A cross-section of people in Dubai give their opinions on what life would be like without their daily quota of the heady brew.
Coffee is the addiction that's changed many a life. Without its brain-perking effects, it's doubtful yours truly could have graduated from college, read Jane Eyre cover to cover, or made a favourable impression during my first job interview despite suffering from a massive headache.
There are some who refuse to live without their daily dose of the brew. For some, every meeting is just an excuse to sip on rich coffee and smell the heady aroma.
Without it, many a love story would have been stillborn, while many a great idea would, perhaps, have never been thought were it not for the brain-boosting powers of those wicked, black coffee beans.
It's unknown exactly who first discovered coffee's sprightliness, but Antony Wild, a British coffee merchant who has written an interesting book titled Coffee: A Dark History, surmises that it was likely a resident of Ethiopia, where the Arabica bush grows wild in the highlands - perhaps a shepherd, who noticed his animals skipping about after chowing down on the plant's cherry-like beans.
And, in due course, some clever person figured out that roasting the beans over a fire, then brewing them with boiling water, made the process of caffeine-ingestion much more enjoyable.
I am sure millions of coffee lovers out there will thank that Ethiopian (or whoever it was who discovered coffee) from the bottom of their hearts for making their lives a little less drab and dull, and putting some pep into everyday life.
We caught up with a cross section of people to find out how coffee gives them their pep and what would life be like without coffee:
Rik Singh, Graphic Designer, Lend Lease, Brisbane, Australia
Enjoying coffee in a café is a lifestyle choice. And it differs from having coffee at home, because of the environment. Imagine walking into a cozy café on a cold winters night and smelling the rich aroma of coffee. You see the barista behind the machine – an artiste at work - the sound of laughter, some music playing in the background and the rich social environment … before you realise it, three-four hours have elapsed, with an equal number of coffees having been downed and you go home relaxed, and feeling as if all's well with the world.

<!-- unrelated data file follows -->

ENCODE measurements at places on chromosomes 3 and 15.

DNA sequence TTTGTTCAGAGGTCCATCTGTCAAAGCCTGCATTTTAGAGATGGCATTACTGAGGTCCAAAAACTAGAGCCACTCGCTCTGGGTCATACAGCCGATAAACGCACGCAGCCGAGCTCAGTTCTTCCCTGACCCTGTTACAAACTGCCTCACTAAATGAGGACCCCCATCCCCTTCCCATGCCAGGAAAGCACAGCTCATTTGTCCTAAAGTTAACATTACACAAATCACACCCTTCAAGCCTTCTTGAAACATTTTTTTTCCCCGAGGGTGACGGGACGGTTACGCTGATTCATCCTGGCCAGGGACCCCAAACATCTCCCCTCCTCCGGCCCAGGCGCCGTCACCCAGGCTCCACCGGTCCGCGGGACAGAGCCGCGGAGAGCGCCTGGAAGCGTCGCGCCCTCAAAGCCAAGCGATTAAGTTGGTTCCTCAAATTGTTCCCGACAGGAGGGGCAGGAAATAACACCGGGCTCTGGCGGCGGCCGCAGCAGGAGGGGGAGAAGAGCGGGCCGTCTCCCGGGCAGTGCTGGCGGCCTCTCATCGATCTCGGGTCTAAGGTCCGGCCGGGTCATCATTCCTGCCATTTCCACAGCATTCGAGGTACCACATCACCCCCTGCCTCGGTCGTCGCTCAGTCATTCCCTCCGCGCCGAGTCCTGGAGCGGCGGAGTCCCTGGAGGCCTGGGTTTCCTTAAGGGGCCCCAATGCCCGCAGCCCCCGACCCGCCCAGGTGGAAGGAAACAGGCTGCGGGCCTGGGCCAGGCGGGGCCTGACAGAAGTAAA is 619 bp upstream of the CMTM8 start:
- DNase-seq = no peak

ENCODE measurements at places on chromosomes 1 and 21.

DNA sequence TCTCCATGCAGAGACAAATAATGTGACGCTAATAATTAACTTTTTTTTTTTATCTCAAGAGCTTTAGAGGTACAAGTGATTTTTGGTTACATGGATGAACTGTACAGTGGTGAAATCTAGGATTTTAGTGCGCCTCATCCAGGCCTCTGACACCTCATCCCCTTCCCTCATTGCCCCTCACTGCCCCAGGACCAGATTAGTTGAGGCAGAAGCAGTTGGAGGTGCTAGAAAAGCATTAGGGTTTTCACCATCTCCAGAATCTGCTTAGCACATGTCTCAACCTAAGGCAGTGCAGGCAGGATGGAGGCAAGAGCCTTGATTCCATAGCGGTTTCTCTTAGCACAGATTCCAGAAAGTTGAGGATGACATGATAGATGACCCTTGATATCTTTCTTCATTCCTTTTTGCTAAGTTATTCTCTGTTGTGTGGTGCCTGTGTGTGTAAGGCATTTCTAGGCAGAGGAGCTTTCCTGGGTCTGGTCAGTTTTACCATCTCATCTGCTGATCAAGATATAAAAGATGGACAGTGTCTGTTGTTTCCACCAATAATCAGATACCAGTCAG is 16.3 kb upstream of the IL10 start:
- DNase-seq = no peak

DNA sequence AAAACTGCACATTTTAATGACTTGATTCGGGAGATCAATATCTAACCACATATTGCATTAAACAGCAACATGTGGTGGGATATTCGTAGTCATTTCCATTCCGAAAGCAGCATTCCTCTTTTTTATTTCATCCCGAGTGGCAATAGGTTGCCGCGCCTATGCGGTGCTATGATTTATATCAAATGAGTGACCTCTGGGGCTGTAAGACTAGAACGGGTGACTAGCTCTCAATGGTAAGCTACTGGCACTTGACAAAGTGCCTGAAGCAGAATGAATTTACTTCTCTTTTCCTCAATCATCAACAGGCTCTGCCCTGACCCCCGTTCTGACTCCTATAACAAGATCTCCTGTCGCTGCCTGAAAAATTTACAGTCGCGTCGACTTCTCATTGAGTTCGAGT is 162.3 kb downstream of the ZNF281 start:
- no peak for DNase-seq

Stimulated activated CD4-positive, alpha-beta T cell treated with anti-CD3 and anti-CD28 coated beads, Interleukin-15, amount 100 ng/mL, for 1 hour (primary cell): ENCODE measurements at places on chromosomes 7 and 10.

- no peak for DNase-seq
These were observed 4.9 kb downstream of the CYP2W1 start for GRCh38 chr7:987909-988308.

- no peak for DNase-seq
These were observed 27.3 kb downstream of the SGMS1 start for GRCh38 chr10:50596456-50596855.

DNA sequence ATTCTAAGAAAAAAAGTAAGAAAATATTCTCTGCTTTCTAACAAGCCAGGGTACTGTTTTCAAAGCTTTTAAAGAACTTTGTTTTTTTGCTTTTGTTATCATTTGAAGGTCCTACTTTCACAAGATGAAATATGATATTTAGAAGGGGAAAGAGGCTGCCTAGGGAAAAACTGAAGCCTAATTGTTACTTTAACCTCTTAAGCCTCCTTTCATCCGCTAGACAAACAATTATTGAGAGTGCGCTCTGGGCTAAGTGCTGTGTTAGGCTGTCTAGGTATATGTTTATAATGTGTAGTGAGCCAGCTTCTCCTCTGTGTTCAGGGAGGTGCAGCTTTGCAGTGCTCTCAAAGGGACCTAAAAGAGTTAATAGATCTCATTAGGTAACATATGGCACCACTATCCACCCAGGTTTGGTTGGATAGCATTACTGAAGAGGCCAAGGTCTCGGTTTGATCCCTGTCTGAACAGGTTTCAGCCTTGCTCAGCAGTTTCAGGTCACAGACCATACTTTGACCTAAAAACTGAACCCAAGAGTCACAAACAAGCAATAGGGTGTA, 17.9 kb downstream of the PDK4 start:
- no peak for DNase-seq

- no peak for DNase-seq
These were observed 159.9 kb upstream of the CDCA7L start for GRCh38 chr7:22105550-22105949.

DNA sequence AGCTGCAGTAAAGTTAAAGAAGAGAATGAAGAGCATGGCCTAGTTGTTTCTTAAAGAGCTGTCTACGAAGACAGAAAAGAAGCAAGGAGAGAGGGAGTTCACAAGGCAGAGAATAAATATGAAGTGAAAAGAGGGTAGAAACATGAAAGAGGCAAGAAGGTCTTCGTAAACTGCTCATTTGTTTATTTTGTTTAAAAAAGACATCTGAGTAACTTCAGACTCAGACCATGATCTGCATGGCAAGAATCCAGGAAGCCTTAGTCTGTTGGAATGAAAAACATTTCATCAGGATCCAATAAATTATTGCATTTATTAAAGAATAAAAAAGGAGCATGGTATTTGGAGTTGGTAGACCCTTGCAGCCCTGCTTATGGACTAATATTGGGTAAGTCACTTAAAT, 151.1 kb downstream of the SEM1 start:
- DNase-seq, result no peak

Without coffee, I would be bereft of these delightful pleasures that make life an enriching experience on a regular basis. Not to mention missing out on the heady aroma and rich taste of this wonderful brew!
I am here in Dubai on a visit, and me and my fiancée have been doing a lot of coffeeing around as we chat up and try getting to know each other better. I find the coffee culture quite vibrant out here and wished I could have checked out an Arabic coffee café by the roadside, but then time has been short this time… maybe on my next visit!
Lovetto Nazareth, Prism Communications
Life without coffee would be one long day in slow motion. Instead, people would take time off to maybe smoke cigarettes. Cigarette companies would make a killing, with some craving for nicotine in the absence of caffeine. Brooke Bong will be the most profitable company in the world and Bill Gates would be displaced as the worlds richest man. I will make a gazillion bucks doing advertising campaigns for caffeine supplements and marketing them as the next best thing to coffee!!
Starbucks would become an international chain of tea shops ...
Over half of the globe would be under the poverty line, but happier!!!
Ordering tea would be much simpler than the ten thousand variations you get for coffee.
America would cease to exist, and Britain would rule the world again.
People dating al over the world with ask each other out for caramel latte milk, instead of the usual: 'Can we meet over coffee?'
Late night guest show hosts would fall asleep since they would have to drink warm milk instead of coffee, while enjoying the cool night breeze.
And I would look at all these changes with a smug smile ... thanking my stars that I am more of a tea drinker.
Namdar Fereidooni, Trades Manager, 32Group
Life would be no different for me without coffee, as I would drink tea instead! Though I do like coffee, it upsets my stomach and is not as beneficial as tea. However, I do crave coffee for some reason. If you took away Coke though, that would be a devastating blow, as Coke is my first love among all!
Sabitra Chatterjee, Sales and Marketing Manager, Vision Technology
I would not like to link my 'coffee' with 'life' and scare potential wannabes out there. Its too gentle a drink for that kind of pressure!
The vibrant atmosphere of the 'Coffee House' in Calcutta is what induced me to my first habitual cup of 'Infusion' (without milk). From then on, I have been on three cups a day and still going strong...
There is the occasional flirting with tea as well, though its rare. But when the selling gets tough the coffee keeps me going. Somehow the burnt aromatic steam of coffee beans wafting sensuously from a steaming cup is a real turn on.
An all-time adrenaline pumper, the ups and downs of life somehow seem easier to handle with the first sip. I chat better and simultaneously give more time to my thoughts with a cuppa of the brew. I am definite this goes for most of us mortals, only we have taken the brew for granted.
My pep line to the millions out there: "Let your coffee give the kick you desire".
Paul Smith, Third Secretary (Trade & Investment), British Embassy
If life without coffee would mean that people no longer had to pay a steep price for coffee in some cafés then I would say it would be for the better.
So, a life without coffee for me would mean drinking more tea!